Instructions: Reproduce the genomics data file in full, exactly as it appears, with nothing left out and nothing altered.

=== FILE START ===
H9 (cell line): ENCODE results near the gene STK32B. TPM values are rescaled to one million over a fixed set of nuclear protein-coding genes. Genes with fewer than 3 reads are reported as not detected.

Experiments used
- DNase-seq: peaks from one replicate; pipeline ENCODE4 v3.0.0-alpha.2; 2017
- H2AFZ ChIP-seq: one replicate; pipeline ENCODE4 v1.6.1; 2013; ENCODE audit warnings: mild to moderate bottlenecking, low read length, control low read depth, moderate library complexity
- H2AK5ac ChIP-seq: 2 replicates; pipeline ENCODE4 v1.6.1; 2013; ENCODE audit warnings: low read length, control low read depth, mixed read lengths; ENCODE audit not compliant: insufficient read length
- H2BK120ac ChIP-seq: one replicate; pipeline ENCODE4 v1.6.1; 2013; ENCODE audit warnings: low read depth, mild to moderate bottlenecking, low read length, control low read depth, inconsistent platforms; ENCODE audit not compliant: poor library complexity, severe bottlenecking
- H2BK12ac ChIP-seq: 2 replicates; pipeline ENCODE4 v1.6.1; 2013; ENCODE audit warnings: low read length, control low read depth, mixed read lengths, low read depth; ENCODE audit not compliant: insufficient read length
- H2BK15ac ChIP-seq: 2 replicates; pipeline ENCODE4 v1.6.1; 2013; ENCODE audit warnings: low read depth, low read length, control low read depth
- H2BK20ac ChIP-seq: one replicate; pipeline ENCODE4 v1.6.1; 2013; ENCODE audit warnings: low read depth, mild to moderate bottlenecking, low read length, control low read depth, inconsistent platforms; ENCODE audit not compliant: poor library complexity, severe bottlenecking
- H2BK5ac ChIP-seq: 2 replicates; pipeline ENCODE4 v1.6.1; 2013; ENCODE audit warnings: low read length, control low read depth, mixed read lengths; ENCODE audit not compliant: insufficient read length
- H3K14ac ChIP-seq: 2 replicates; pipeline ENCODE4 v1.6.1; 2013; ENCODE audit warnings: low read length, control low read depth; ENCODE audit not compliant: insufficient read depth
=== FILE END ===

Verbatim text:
H9 (cell line): ENCODE results near the gene STK32B. TPM values are rescaled to one million over a fixed set of nuclear protein-coding genes. Genes with fewer than 3 reads are reported as not detected.

Experiments used
- DNase-seq: peaks from one replicate; pipeline ENCODE4 v3.0.0-alpha.2; 2017
- H2AFZ ChIP-seq: one replicate; pipeline ENCODE4 v1.6.1; 2013; ENCODE audit warnings: mild to moderate bottlenecking, low read length, control low read depth, moderate library complexity
- H2AK5ac ChIP-seq: 2 replicates; pipeline ENCODE4 v1.6.1; 2013; ENCODE audit warnings: low read length, control low read depth, mixed read lengths; ENCODE audit not compliant: insufficient read length
- H2BK120ac ChIP-seq: one replicate; pipeline ENCODE4 v1.6.1; 2013; ENCODE audit warnings: low read depth, mild to moderate bottlenecking, low read length, control low read depth, inconsistent platforms; ENCODE audit not compliant: poor library complexity, severe bottlenecking
- H2BK12ac ChIP-seq: 2 replicates; pipeline ENCODE4 v1.6.1; 2013; ENCODE audit warnings: low read length, control low read depth, mixed read lengths, low read depth; ENCODE audit not compliant: insufficient read length
- H2BK15ac ChIP-seq: 2 replicates; pipeline ENCODE4 v1.6.1; 2013; ENCODE audit warnings: low read depth, low read length, control low read depth
- H2BK20ac ChIP-seq: one replicate; pipeline ENCODE4 v1.6.1; 2013; ENCODE audit warnings: low read depth, mild to moderate bottlenecking, low read length, control low read depth, inconsistent platforms; ENCODE audit not compliant: poor library complexity, severe bottlenecking
- H2BK5ac ChIP-seq: 2 replicates; pipeline ENCODE4 v1.6.1; 2013; ENCODE audit warnings: low read length, control low read depth, mixed read lengths; ENCODE audit not compliant: insufficient read length
- H3K14ac ChIP-seq: 2 replicates; pipeline ENCODE4 v1.6.1; 2013; ENCODE audit warnings: low read length, control low read depth; ENCODE audit not compliant: insufficient read depth